Black & Veatch shares insights on Australian water industry opportunities

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• Global sustainability and technology experts focus on augmenting water supplies in the face of climate change

KANSAS CITY, MO, Sept. 24, 2008 -- Black & Veatch, a leading global engineering, consulting and construction company, sponsored a media event today in Sydney, Australia, to introduce journalists to sustainability and technology experts.

Peter Binney, Director of Sustainable Planning for Black & Veatch's global water business, spoke with journalists about ways in which water managers can develop greater flexibility in managing their resources. He made special reference to the drought-ridden Murray-Darling River Basin and drew parallels with the situation that the Colorado River Basin in the western United States is facing.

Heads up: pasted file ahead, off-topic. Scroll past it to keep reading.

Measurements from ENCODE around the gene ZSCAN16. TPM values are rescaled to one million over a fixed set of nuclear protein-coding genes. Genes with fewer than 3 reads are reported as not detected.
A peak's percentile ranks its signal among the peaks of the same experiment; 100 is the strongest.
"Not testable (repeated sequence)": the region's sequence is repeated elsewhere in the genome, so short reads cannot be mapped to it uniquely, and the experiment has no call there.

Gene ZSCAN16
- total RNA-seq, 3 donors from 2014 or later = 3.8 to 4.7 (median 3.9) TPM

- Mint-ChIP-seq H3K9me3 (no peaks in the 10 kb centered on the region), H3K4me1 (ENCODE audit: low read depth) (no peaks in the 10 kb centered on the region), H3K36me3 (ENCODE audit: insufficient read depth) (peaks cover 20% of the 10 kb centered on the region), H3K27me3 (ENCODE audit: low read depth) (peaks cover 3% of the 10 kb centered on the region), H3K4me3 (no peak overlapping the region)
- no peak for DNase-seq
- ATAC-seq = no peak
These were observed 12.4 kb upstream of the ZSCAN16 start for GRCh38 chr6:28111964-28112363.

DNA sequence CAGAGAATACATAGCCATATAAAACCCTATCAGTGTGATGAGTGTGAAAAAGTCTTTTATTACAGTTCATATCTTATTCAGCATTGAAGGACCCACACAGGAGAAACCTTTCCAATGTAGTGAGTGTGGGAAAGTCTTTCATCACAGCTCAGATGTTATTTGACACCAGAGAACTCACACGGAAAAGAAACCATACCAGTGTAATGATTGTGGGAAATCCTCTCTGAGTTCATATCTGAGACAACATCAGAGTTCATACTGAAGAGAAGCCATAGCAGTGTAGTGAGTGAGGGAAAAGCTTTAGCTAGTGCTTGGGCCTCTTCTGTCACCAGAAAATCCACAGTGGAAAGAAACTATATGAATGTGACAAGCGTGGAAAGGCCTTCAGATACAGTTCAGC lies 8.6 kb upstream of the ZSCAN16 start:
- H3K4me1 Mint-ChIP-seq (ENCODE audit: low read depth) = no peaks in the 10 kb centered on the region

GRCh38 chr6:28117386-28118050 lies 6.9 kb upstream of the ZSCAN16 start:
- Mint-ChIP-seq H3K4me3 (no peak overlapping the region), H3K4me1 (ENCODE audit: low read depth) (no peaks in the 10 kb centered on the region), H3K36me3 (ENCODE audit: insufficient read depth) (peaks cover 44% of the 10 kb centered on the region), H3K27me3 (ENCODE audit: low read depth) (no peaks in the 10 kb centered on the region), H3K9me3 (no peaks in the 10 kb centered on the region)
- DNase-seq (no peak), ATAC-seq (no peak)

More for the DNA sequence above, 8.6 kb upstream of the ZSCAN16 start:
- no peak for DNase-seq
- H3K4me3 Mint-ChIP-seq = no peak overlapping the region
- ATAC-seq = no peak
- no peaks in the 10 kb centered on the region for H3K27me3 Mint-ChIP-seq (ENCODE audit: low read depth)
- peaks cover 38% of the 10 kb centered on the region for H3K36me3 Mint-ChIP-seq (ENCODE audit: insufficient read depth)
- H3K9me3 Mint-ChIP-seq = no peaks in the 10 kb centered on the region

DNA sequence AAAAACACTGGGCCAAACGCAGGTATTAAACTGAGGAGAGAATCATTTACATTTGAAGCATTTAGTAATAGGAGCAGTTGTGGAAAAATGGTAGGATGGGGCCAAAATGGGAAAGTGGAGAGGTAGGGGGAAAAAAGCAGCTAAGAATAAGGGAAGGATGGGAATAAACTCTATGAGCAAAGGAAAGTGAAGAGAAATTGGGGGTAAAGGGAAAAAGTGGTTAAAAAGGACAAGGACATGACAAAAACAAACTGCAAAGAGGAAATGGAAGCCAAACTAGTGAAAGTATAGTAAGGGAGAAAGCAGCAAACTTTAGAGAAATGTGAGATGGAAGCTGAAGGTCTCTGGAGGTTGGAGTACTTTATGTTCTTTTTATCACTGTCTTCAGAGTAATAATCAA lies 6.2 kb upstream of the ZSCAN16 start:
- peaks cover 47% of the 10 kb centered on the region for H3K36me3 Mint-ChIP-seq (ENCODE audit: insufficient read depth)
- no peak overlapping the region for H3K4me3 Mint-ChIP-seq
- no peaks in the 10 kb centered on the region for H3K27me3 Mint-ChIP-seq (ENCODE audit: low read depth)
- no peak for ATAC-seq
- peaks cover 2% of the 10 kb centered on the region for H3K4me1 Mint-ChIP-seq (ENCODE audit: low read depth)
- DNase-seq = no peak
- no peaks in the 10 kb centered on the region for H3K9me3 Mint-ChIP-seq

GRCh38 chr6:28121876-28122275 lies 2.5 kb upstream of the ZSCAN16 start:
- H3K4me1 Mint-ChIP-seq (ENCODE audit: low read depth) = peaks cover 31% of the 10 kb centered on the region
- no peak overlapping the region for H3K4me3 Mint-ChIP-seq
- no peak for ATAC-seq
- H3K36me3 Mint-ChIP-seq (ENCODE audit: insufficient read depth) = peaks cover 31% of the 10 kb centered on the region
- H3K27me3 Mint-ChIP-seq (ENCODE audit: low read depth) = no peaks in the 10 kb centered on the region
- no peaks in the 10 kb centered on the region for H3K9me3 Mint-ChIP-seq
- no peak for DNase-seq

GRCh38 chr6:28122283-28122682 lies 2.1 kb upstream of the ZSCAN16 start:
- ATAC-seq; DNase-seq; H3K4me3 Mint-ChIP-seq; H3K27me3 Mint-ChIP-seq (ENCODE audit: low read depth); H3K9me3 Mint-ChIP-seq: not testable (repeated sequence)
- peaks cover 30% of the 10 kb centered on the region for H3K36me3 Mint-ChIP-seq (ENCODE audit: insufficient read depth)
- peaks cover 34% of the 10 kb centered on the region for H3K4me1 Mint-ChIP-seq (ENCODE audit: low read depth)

"These similarities can contribute positively to the current debate among Australian water managers and policy makers," Binney said at the event.

Another speaker, Cindy Wallis-Lage, Chief of Black & Veatch's Global Water Technology Group, emphasized how advanced technology, such as that being used on the Bundamba Advanced Water Treatment Plant in South-East Queensland and being piloted in Perth with the Groundwater Replenishment Trial, can bring benefits by effectively closing the water loop to create new, climate-independent water supplies.

Bruce Long, Black & Veatch's Global Practice and Technology Leader and a recognized expert in membrane filtration, provided details on Black & Veatch's experience with emerging water treatment technologies globally.

Ralph Eberts, Senior Managing Director for Black & Veatch's Asia Pacific water business hosted the event. "We continue to build our presence in Australia. Over the last 18 months, we have opened offices in Sydney, Melbourne, Perth and Brisbane," Eberts said.

Black & Veatch is a leading global engineering, consulting and construction company specializing in infrastructure development in energy, water, telecommunications, management consulting, federal and environmental markets.

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